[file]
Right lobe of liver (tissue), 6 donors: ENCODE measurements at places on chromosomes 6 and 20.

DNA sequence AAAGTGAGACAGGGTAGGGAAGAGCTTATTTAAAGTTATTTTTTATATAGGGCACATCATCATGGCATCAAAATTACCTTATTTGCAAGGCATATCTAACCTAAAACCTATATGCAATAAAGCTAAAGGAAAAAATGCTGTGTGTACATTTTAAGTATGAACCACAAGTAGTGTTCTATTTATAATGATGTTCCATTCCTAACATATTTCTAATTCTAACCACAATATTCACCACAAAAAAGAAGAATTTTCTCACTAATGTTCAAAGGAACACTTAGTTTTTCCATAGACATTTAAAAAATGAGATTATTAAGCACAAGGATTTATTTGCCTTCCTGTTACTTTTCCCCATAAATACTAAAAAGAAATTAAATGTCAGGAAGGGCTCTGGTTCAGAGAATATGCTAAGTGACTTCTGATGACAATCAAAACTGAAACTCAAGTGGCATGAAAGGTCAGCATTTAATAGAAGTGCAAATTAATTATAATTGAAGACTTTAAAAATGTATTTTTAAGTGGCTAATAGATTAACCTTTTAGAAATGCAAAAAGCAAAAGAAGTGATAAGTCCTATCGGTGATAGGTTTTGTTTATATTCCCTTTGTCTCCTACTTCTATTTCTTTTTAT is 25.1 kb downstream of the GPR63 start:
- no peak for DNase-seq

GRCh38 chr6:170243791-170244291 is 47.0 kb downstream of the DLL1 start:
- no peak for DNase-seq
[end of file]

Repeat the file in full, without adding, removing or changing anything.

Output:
Right lobe of liver (tissue), 6 donors: ENCODE measurements at places on chromosomes 6 and 20.

DNA sequence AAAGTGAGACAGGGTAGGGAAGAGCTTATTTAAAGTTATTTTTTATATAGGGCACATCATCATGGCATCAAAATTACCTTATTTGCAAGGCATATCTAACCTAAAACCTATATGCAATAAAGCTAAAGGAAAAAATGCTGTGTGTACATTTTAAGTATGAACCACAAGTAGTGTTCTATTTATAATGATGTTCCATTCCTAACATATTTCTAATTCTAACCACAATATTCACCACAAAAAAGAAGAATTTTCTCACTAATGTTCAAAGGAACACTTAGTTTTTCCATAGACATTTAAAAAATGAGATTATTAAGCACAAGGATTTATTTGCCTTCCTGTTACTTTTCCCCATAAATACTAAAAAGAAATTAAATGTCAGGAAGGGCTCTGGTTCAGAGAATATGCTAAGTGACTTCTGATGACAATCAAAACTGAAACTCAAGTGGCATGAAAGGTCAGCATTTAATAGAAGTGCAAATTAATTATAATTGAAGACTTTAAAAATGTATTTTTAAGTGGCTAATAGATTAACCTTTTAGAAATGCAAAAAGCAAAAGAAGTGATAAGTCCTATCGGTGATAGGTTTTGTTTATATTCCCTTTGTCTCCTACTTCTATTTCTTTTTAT is 25.1 kb downstream of the GPR63 start:
- no peak for DNase-seq

GRCh38 chr6:170243791-170244291 is 47.0 kb downstream of the DLL1 start:
- no peak for DNase-seq